Proliferation of weapons, especially small arms and not only weapons of mass destruction, is an area in which India and China can cooperate and work together. This is because both countries are committed to non-proliferation. In the field of Information Security, both India and China face common challenges in the form of hackers. Epidemics and pandemics are an irritant towards economies, as was evident in the case of the Bird Flu virus in Asia. Western countries are not exempted from these, an example being the mad cow disease scare in the UK.
It is important to note the importance of the threat of Sea Pirates to the countries of India and China. We need to develop communication, to ensure protection of vital ships coming in from Europe and the Middle East. This is especially important owing to the fact that our oil imports move in the Malacca straits which is notorious for its pirate infested waters. Steps have already been taken by a number of navies to protect the waters, including by India.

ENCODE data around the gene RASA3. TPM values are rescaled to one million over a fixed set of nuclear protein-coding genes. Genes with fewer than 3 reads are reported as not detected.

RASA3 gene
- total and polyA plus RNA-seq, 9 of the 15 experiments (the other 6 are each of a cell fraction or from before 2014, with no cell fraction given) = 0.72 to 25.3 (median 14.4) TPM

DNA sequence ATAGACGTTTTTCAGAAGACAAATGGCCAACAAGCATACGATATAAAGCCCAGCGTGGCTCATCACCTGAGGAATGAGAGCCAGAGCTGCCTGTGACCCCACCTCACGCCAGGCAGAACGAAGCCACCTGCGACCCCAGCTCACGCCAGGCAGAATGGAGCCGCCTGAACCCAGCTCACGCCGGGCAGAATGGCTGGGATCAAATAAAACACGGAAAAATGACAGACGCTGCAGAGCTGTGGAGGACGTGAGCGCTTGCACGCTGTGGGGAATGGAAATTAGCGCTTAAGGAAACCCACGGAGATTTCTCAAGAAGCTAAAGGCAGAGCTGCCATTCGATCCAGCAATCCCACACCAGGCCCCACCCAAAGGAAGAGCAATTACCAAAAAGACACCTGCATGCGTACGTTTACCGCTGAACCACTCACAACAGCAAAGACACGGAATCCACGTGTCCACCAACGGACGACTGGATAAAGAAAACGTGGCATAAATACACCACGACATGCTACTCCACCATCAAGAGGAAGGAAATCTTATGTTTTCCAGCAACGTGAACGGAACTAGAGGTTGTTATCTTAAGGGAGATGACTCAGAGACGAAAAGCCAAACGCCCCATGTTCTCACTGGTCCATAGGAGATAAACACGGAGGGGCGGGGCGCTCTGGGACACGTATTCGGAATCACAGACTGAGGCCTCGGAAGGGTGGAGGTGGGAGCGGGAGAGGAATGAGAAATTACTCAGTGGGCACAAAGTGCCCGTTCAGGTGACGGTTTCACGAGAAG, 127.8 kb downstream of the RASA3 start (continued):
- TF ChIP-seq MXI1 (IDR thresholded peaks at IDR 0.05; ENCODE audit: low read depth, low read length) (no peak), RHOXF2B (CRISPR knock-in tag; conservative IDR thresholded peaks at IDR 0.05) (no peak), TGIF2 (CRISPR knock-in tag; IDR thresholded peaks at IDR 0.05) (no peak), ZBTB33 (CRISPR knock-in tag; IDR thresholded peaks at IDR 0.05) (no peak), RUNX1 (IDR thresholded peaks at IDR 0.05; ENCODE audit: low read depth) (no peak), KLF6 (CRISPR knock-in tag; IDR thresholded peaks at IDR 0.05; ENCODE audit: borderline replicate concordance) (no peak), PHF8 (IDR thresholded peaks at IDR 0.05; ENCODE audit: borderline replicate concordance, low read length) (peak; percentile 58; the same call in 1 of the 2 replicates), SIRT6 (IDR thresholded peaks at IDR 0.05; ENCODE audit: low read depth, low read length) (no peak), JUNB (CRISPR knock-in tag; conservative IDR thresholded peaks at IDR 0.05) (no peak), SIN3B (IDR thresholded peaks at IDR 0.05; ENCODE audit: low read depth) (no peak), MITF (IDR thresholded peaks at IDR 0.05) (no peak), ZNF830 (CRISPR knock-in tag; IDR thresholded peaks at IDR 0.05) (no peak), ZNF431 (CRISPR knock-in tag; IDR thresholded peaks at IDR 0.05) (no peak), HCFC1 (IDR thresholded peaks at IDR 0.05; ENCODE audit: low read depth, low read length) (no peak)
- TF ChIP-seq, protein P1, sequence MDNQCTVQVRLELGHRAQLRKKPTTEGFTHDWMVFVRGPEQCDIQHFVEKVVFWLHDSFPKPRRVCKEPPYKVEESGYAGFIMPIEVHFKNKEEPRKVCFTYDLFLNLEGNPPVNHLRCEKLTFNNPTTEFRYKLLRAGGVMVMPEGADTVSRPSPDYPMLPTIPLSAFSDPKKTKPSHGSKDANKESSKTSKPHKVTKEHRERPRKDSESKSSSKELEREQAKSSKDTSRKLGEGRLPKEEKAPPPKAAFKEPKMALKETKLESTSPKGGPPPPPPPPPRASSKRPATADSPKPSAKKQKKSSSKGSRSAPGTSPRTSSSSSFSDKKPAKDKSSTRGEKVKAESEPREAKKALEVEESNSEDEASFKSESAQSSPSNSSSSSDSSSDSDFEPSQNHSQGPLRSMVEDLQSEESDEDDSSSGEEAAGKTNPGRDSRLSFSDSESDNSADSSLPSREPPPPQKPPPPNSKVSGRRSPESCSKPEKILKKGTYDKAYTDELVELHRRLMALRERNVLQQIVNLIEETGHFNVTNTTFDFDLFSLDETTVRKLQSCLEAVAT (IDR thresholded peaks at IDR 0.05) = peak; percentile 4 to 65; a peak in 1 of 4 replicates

The upcoming visits of the Congress chief, Sonia Gandhi, and the Indian Prime Minister, Manmohan Singh, to China would do a world of good in boosting ties between the two countries. Particularly in the field of conflict resolution. This can be gauged from the fact that there would soon be joint army exercises between the two countries. It is believed that Indo-Chinese relations would not strain under the growing relationship of India with the United States over the nuclear deal issue, or the six party naval exercises held recently in the Bay of Bengal.
There should be a special working group constituted towards understanding and dealing with these issues on a multilateral as opposed to a bilateral level. To further discussions workshops may be organized.